• 2. Page 2 Spring, 2003 UW College of AgricultureDry weather calls for summerSteve Paisley mals is the safest route. WhenUW Cooperative Extension feeding, introduce the high-Service Specialist, Department nitrate feeds gradually. Cattleof Animal Science do have a limited adaptation to higher nitrate levels. By in-A lthough parts of the state received much-neededmoisture during recent troducing feed slowly, one can reduce but not eliminate the risk of having problems. Also,months, perhaps enough to at making sure the overall rationleast “green up” this spring, is balanced by providing ad-there are still no guarantees of equate energy (small amountsadditional summer moisture of supplemental grain) will re-to maintain grass or replenish duce the risk.the already low reservoirs or If forced to feed bales oflivestock water sources. While high-nitrate feed, introducethe recent moisture will allow them slowly, feeding some ofnearly everyone to turn out both the high-nitrate and safethis spring, there are a few is- hay each day. Generally feedsues to consider as the sum- the high-nitrate feed first fol-mer progresses. lowed by the safe feed. There is still the risk that some cowsWater Concerns will eat only the high-nitrate As stock ponds remain hay. For example, dominantlow, the quality of the remain- Pictured are a cow and spring calf. cows may push the thin oring water becomes a nutrition timid cows away from the bet-and health concern. In the fall, ings suggest that sulfate lev- nitrate susceptible forages, pro- are that nitrate levels of 6,000 ter hay, forcing them to eatadult cows typically require 7 els less than 1,000 ppm are ducers can reduce the risk ppm (1 percent KNO3) or less only the high-nitrate forage. Toto 11 gallons of water per day generally safe, with 1,000 to through livestock and forage are generally safe. Nitrate lev- reduce the risk of this, sort thedepending on outdoor tem- 2,500 ppm levels causing re- management. els of 6,000 to 9,000 ppm (1 to cattle into thin/weak cows andperatures and stages of pro- duced performance and occa- 1.5 percent KNO3) are poten- adult cows.duction. Ewes typically require sional cases of polio. Levels ap- Nitrate-Susceptible tially toxic and should be fed When managing high-ni-2 to 3 gallons per day. Poor proaching 2,500 to 4,000 ppm Forages with caution. Nitrate levels over trate forages, it is better to feedquality stock water can actu- of sulfate indicate very poor In most cases forages to 9,000 ppm (1.5 percent KNO3) frequently and not allow cattleally decrease water intake, put- water with definite reductions be most concerned about are are extremely dangerous and to go hungry. Also, it is impor-ting additional stress on an ani- in animal performance and an drought-stressed warm season must be diluted and blended tant to manage feedingmal. Most water tests report increased occurrence of polio. annual forages such as sor- with other feeds. When testing closely, especially during se-Total Dissolved Solids (TDS) as Additional concerns with ghum/sudan “cane” hays and hay for nitrates, be sure to vere weather. If cattle go with-a measure of the concentration poor water quality include millet hays. Weed species such sample from at least 10 bales out feed for a day, they mayof dissolved salts. TDS levels mineral interactions and sec- as kochia, lambsquarters, sun- since there is a lot of variation go back and pick throughless than 3,000 parts per mil- ondary mineral deficiencies flower, and pigweed can also in nitrate levels from bale to coarse stalks from previouslion (ppm) are generally safe that can occur with high TDS accumulate nitrates, so emer- bale. It is generally safer to feed feedings. Those lower stalksfor livestock. Levels of 3,000 to and high sulfate water. High gency feed resources should susceptible forages to non- are where most of the nitrate5,000 may not dramatically levels of sulfate or other min- be watched closely. Finally, pregnant animals, and it is located, increasing the riskaffect adult livestock, but erals can compromise an under extremely stressful con- should be remembered that of nitrate problems.young, growing livestock may animal’s immune system, ditions, additional crops such nitrates remain in the plant no Finally, be aware of allhave poor performance and leading to an increased inci- as corn, wheat, oats, and bar- matter how long hay is stored. sources of nitrates. Somecharacteristic looseness. TDS dence of health problems. It ley can also accumulate ni- stock water sources can belevels of 5,000 to 7,000 should is always a good idea to trates. From a management Feeding high in nitrates, adding to thenot be offered to pregnant or sample and test water sources standpoint, the plant nitrates Recommendations risk. Also, poor water sourceslactating animals. to avoid future problems. are generally located in the Once the nitrate level of a can reduce a herd’s water con- Another water quality lower 1/3 of a stalk. Raising the forage is known, one can sumption, also adding to theconcern is the sulfate level of Concerns of High cutterbar when swathing or manage accordingly. The best problem.water. High iron and sulfate Nitrate Forages reducing the grazing pressure situation is to keep the overall While there are risks asso-levels can affect trace mineral During Drought so animals are not forced to ration nitrate level below ciated with using high-nitrateabsorption, especially copper, While concerns about ni- graze the lower portion of 6,000 ppm nitrate (1 percent feeds, weather conditions, haybut high sulfate water can also trates typically occur during the stalks will help reduce the ni- KNO3). This may mean blend- availability, and hay prices mayincrease the risk of fall and winter when produc- trate concerns. ing or mixing hays. When limit any other alternatives.polioencephalomalacia or po- ers are purchasing and feeding feeding nitrate-susceptible for-lio. Symptoms of polio in Nitrate Testing ages, the safest method is to Following a few basic guide- hay, it may be just as impor- lines and managing cattlecattle include blindness, signs When testing forages for tant to think about nitrate con- tub grind and blend with low- closely will definitely reduceof nervousness, and uncoor- nitrate levels, pay close atten- cerns early in the year and re- nitrate hay. If a producer is the risk of nitrate problems.dinated movement. South tion to how the nitrate levels duce the risk of nitrates unable to tub grind, some im-Dakota State University re- through forage-selection deci- are reported. Depending on portant management consid- Supplementationcently reported results from sions, harvesting, and grazing the lab, nitrate levels may be erations result. Strategiesan ongoing project evaluating described as nitrate (NO3), ni- management. Although dry, As mentioned before, Catering the Supplementwater sulfate levels. Based on trate nitrogen (NO3N), or po- stressful weather increases the feeding susceptible forages to to the Situation. One of thetwo years of data, their find- tassium nitrate (KNO3). Gen- risk of nitrate accumulation in growing (non-pregnant) ani- common misconceptions con- eral nitrate recommendations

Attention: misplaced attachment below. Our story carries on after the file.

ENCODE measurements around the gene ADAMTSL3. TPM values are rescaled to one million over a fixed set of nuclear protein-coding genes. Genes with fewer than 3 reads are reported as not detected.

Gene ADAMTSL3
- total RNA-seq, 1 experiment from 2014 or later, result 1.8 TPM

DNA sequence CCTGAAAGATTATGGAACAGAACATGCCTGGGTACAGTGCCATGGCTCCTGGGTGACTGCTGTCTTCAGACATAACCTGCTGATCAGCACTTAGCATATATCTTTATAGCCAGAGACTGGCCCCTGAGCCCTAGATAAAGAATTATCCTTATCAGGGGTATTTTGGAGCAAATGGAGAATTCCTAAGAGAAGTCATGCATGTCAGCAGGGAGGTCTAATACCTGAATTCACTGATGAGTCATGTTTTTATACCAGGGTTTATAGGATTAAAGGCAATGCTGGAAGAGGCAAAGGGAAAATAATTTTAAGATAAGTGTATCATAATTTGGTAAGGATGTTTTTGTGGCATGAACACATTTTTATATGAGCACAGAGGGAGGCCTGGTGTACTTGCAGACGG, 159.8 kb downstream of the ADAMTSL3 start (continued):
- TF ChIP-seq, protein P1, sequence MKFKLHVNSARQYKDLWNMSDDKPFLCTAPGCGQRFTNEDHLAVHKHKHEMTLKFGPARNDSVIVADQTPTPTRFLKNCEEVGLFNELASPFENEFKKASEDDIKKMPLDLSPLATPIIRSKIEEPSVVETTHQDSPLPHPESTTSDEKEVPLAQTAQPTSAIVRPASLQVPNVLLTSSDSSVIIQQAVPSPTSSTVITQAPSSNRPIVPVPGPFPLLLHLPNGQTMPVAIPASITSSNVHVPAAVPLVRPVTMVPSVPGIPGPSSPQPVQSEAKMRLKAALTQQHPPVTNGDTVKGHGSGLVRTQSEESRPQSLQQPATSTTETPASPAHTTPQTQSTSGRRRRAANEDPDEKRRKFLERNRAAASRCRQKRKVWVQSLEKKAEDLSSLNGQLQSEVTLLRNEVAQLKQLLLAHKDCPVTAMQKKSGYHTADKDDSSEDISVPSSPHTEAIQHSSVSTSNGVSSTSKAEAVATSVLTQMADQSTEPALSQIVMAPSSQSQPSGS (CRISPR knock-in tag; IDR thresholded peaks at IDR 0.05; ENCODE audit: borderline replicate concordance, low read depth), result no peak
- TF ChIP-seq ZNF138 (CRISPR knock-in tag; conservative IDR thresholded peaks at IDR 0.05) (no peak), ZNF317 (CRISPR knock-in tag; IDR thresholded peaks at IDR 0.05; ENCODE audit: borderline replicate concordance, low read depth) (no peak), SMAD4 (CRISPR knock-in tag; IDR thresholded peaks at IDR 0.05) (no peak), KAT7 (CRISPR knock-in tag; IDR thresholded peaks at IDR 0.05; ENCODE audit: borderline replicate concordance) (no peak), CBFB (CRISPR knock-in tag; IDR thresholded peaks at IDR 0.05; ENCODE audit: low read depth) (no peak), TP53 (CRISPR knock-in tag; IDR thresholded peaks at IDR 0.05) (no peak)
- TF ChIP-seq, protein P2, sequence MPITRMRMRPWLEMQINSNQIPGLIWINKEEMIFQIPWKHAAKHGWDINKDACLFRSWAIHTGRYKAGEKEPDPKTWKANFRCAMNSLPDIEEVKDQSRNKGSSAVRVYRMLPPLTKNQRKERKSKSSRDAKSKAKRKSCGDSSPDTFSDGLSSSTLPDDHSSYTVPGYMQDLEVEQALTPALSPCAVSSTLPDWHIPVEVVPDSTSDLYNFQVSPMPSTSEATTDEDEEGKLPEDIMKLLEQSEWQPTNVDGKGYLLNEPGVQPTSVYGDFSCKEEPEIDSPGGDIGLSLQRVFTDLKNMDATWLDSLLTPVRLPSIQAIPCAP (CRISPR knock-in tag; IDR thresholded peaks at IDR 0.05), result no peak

• 3. UW College of Agriculture Spring, 2003 Page 3herd management cerning the use of supple- fordable supplements are of- SITUATION 2: Early Weaning ments is the “one-size-fits-all” fered, summer supplementa- Adequate to limited hay/ Raising the cutterbar Another important sum- mentality. In reality, there is a tion programs are going to be forage available, and the mer management consider- wide range of responses to an option to consider. It is im- forage is not providing when swathing or ation is early weaning, espe- enough nutrients to supplements, depending on a portant not only to capture all meet a cow’s reducing the grazing cially if summer rains do not number of factors. Some of of the benefits that are avail- come and forage becomes these factors include the qual- able through drought assis- requirements pressure so animals limited. Studies involving early This situation describes ity of the forage being grazed, tance programs but also to are not forced to weaning indicate that remov- the quantity or availability of make the supplement fit the common conditions when ing a calf during mid to late the forage, the nutrient re- situation to help get the de- cows are close to calving or graze the lower summer reduces a cow’s for- have just begun calving and quirements of the animal be- sired results. When evaluating portion of the stalk age requirement by 35 to 50 ing supplemented, the range supplements, there are are being fed a medium-qual- percent. This reduced forage amount of supplement being three general situations to con- ity meadow hay. The in- will help reduce the requirement may help buy creased energy demands of fed, the source and quantity sider. Each has its own unique nitrate concerns. time, allowing cows to stay on of TDN or energy being sup- solution provided by the late gestation and early lacta- summer grass rather than hav- plied by the supplement, and supplementation program. tion are greater than what is ing to bring pairs home early. the level and quality of the provided in the forage. Often If cows appear thin, early SITUATION 1: There is the first limiting nutrient in protein being offered in the situation would tend to either weaning may also help add adequate forage, but these situations is energy, fol- supplement. During drought increase forage intake or at low forage quality is weight and condition while conditions, the wrong match lowed closely by protein. An least maintain the current for- cows are still on grass. Data limiting intake. additional supplement is of supplement to the situation age intake. One way to stretch from the University of Wyo- This is typically the situa- needed to provide extra en- can have very negative results. the available forage is by feed- ming found that following tion producers face when ergy and protein to meet the For example, feeding small ing supplements that are rela- early weaning, cows gained cows are grazing winter range. nutrient demands of a cow. amounts of a high-protein tively high in energy and low approximately 85 pounds dur- If the pastures have been The best supplement for this supplement (30 percent CP and in protein. These high-energy, ing an 82-day period while saved exclusively for fall and situation is a medium-protein above) to cattle with very lim- low-protein supplements cows still lactating during that winter grazing, there are typi- supplement that provides en- ited forage may not be the best would not work in Situation 1 same period lost an additional cally adequate amounts of for- ergy as well as protein. There match of the supplement for the where the goal is to increase 40 pounds. This occurred age for the herd. The lower are several supplements that situation. Providing high-quality intake and digestibility. They while cows and cow/calf pairs quality of the forage and slow fit this situation well such as supplemental protein typically are designed to replace forage were grazing relatively low- digestion/long retention times higher energy 20s cubes, liq- improves the digestibility of the and actually decrease forage quality range forage in Sep- in rumen limit the amount of uids, blocks, etc. High-fiber forage and increases the intake intake while maintaining ad- tember and October. The early forage cows can eat. As the byproduct feeds also work of low-quality hay. In the situa- equate energy and protein. It weaned calves grazing high- weather turns colder and fe- extremely well in these situa- tion described above, the prob- has traditionally been called a quality meadow regrowth tal growth begins to increase, tions. Byproduct feeds include lem is lack of forage, not its qual- “negative associative effect” gained similarly to those cattle need to increase intake wheat midds, corn gluten feed ity or digestibility. Supplying a when supplements reduce for- calves still nursing their dams to continue to meet their en- pellets, distiller’s grains, beet lower-protein, higher-energy age intake, but in this situa- over this period of time. This ergy needs. Providing small pulp pellets, and probably the supplement may help to meet tion, where forage is limited, management strategy can amounts of a digestible pro- most heavily used medium- a cow’s energy needs while also it works to the producer’s ad- also have major implications tein source will improve diges- protein supplement, alfalfa reducing forage consumption. vantage. High-energy, low-pro- on nutritional costs and the tion of low-quality forage, im- hay. The benefit of these high- As drought assistance pro- tein supplements are typically breed-back efficiency of young proving passage rate and in- fiber byproduct feeds are that grams continue and more af- grain, grain-based range females as 3 and 4-year-olds. creasing forage intake. This they provide needed energy cubes, grain/byproduct mix- While it may not be fea- example of a “positive asso- while also containing ad- tures, etc., with protein levels sible to wean all of the calves ciative effect,” providing a equate protein. They have a below 20 percent. Again, the early, consider weaning a por- small amount of supplement very positive effect on energy While there are risks to increase forage consump- net effect is reducing forage tion of the spring calves early. intake because they can be fed intake while maintaining ad- First and second calf heifers associated with using tion and improve the energy at 3 to 6 pounds daily, and equate energy and protein lev- would definitely benefit from and protein status of a cow, cattle continue to maintain the high-nitrate feeds, has been used for decades. A els for cattle. having the calves removed a same level of forage intake. The three examples de- month to two months early. weather conditions, protein supplement can be of- They are essentially an energy scribed may over simplify the Weaning in two groups may fered as high-protein range and protein “boost” that hay availability, and cubes or pellets, blocks, lick situations. There are obviously also help reduce the stress on doesn’t affect forage intake. several types of supplements, weaning facilities and allow hay prices may limit tubs, liquid supplements, etc. The key points are that the SITUATION 3: Cattle several ways of delivering the more time to address the any other protein level needs to be rela- performance and forage supplements, and additional health and management of alternatives. tively high (30 percent CP and quality are adequate, management considerations. the calves during weaning. It higher), the supplement needs but forage supply is However, they are a step be- may also provide some flex- Following a few basic to be fed or offered in small limited yond the “one-size-fits-all” ibility in marketing calves. This is the situation that mentality with supplementa- Early weaning may be an guidelines and amounts, and the protein many producers were faced tion programs. For additional important consideration every needs to be a highly digestible, managing cattle good quality one with rela- with last summer. Cattle were help or ideas, visit with a Co- year, especially with young in good condition, but there operative Extension Service cows. Getting cows in good closely will definitely tively low levels of NPN to get was little forage left for them educator. He or she can pro- shape before winter sets in is maximum benefit. reduce the risk of to graze. Feeding high or mid- vide additional information important in maintaining ad- protein supplements in this and help work through some equate condition and in improv- nitrate problems. of the choices. ing reproductive performance.